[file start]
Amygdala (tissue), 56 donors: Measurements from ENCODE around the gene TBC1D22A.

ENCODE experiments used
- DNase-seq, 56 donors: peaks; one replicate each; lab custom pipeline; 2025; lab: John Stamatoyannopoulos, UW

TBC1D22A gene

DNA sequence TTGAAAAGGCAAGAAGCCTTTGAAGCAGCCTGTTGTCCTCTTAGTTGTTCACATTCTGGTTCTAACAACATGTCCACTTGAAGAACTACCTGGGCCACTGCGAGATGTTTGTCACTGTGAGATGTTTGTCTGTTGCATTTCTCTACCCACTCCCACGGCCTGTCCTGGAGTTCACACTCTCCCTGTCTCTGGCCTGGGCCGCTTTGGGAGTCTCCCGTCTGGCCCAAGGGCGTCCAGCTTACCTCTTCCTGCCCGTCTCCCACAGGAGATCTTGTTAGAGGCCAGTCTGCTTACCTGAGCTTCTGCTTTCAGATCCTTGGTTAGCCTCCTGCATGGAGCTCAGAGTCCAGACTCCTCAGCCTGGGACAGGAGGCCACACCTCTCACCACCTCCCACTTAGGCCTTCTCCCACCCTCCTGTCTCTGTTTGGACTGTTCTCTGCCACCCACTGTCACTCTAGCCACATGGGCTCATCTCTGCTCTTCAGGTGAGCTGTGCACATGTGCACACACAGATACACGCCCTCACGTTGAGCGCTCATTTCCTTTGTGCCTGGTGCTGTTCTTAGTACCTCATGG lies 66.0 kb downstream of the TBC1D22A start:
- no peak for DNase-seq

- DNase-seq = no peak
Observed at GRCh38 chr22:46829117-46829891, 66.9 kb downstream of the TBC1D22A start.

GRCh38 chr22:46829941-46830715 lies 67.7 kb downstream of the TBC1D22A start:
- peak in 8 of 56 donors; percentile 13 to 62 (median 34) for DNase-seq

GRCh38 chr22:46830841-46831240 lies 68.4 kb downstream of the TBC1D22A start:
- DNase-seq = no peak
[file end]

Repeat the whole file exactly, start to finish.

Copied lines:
Amygdala (tissue), 56 donors: Measurements from ENCODE around the gene TBC1D22A.

ENCODE experiments used
- DNase-seq, 56 donors: peaks; one replicate each; lab custom pipeline; 2025; lab: John Stamatoyannopoulos, UW

TBC1D22A gene

DNA sequence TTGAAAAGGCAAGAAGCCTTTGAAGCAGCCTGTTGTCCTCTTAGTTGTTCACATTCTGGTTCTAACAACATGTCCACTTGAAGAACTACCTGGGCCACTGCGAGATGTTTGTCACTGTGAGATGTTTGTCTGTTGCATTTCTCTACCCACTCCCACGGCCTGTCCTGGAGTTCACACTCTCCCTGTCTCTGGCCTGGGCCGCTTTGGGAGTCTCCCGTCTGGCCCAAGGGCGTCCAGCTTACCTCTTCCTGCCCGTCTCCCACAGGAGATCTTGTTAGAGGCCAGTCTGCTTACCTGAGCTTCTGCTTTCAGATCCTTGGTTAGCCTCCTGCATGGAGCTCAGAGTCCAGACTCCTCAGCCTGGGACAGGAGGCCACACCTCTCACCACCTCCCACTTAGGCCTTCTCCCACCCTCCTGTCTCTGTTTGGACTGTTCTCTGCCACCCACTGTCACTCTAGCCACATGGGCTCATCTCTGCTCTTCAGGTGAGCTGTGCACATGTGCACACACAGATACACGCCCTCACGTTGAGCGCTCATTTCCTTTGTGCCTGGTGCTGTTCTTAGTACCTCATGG lies 66.0 kb downstream of the TBC1D22A start:
- no peak for DNase-seq

- DNase-seq = no peak
Observed at GRCh38 chr22:46829117-46829891, 66.9 kb downstream of the TBC1D22A start.

GRCh38 chr22:46829941-46830715 lies 67.7 kb downstream of the TBC1D22A start:
- peak in 8 of 56 donors; percentile 13 to 62 (median 34) for DNase-seq

GRCh38 chr22:46830841-46831240 lies 68.4 kb downstream of the TBC1D22A start:
- DNase-seq = no peak